A new beginning
By Jackie Grisdale
As school leavers and undergraduates across the country speed towards the end of the academic year, a new start is on the horizon for many. The transition into a new workplace. It is a process full of emotion. Euphoria at getting the offer. Excitement about the opportunities ahead. Apprehension about what it will really be like. And for some, a nervousness if their skills will match up.
The issue of preparation for the workplace is one that has always interested me. That transition from education and how students can best prepare. Sure, there are lots of opportunities for students to develop their skills. Recent research from Bright Network stated that over 50% of this year’s graduates have done an internship or spring week, giving them an opportunity to start to hone these skills before they end their time at university. But still, less than half of them when asked felt that they were well prepared for the world of work, according to research from Reputation Consultancy.
Mind the gap
Perhaps not surprisingly, their confidence in their basic academic skills is high, although the Reputation Consultancy research shows females are slightly more confident than males in this regard. But what really stands out for me from all the research I have seen on this topic is the lack of confidence and preparation students have in their ‘soft’ employability skills.
The High Fliers 2019 Careers Survey states just a fifth of this year’s finalists felt they had at least three personal skills or attributes which they class as ‘excellent’. The Reputation Consultancy research showed that a significant 50% of students state having the confidence to communicate with others and make their voice heard is the aspect of work they feel least prepared for. An issue felt more strongly by females than males. 43% listed having the communication and self-awareness skills to be an effective employee as the aspect that they feel least prepared for.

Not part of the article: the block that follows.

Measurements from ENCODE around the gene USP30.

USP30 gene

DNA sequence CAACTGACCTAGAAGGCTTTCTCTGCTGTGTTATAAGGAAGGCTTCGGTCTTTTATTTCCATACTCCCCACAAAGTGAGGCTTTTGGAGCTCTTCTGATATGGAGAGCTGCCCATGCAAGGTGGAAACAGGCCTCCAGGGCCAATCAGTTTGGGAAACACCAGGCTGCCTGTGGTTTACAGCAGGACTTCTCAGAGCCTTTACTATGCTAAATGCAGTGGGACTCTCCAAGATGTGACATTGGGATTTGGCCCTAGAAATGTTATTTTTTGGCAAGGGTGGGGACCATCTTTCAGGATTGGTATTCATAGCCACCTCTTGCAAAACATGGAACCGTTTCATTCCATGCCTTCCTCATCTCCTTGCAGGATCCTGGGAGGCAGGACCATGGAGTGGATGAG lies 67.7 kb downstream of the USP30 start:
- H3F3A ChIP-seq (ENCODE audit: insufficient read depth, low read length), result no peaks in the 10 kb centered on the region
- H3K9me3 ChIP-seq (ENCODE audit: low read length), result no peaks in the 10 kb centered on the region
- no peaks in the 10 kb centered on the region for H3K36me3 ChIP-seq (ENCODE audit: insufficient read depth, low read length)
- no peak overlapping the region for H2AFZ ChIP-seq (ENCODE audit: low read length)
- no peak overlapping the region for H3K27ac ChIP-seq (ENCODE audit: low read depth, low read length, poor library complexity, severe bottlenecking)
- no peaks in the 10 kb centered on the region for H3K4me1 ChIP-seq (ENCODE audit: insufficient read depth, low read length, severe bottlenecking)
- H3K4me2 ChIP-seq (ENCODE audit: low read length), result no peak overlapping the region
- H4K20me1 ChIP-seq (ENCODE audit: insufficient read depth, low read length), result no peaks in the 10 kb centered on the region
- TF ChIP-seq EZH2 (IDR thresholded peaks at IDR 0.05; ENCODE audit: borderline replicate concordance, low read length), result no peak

But, perhaps even more surprisingly, 45.5% feel the aspect of work they are least prepared for is having the necessary IT and technology skills required for their role. And in Bright Network’s research, a quarter of students cited that they want to improve their IT skills. Curious, for a generation described as digital natives. But, here could lie the indication as to why there is a disconnect between education and the workplace. Assumption.
This is brought to life from both sides in Bright Network’s ‘What do Graduates Want? 2019’ report. There is a clear disconnect in the skills employers are looking for and what students think employers find important. Students listed a 2.1 in their degree and industry relevant experience as top of the list of what employers want. But for employers, communication skills and a passion for business are given as the most desirable traits.
Break the deadlock
So, what exactly can you do, as employers, to give the future generation the confidence in the skills they need, and that you are ultimately looking for?
Well for a start, don’t assume. Don’t assume their knowledge about who you are, what you are looking for and why they should want to work for you. Make it clear through all of your communications.
Give them an experience. Too much on-campus activity is targeted at the transactional end of the recruitment process in my opinion. Take the time to build a relationship. Deliver insight and skills development sessions that help students understand how they can build and showcase their skills. They probably are good communicators, they just don’t know it yet!
Take them on a journey. Build relationships and engage with them in a meaningful way through the process. And make it a positive experience. You’ll support in ensuring the right fit, you’ll give them the skills they need to be successful and, if you are lucky, you’ll get a great brand advocate at the end of it too.
It all sounds so simple and a bit obvious doesn’t it? But the continuing gap between student and employer expectations shows we aren’t getting it right yet. So, as you begin to prepare for next year’s campaigns, take a critical look at how you are engaging with your student audiences. Remove the assumption and look at what the facts and data tell you. And why not get in touch to have a chat with us to see if we can help you attract the right students, with the right skills, that you need for your business.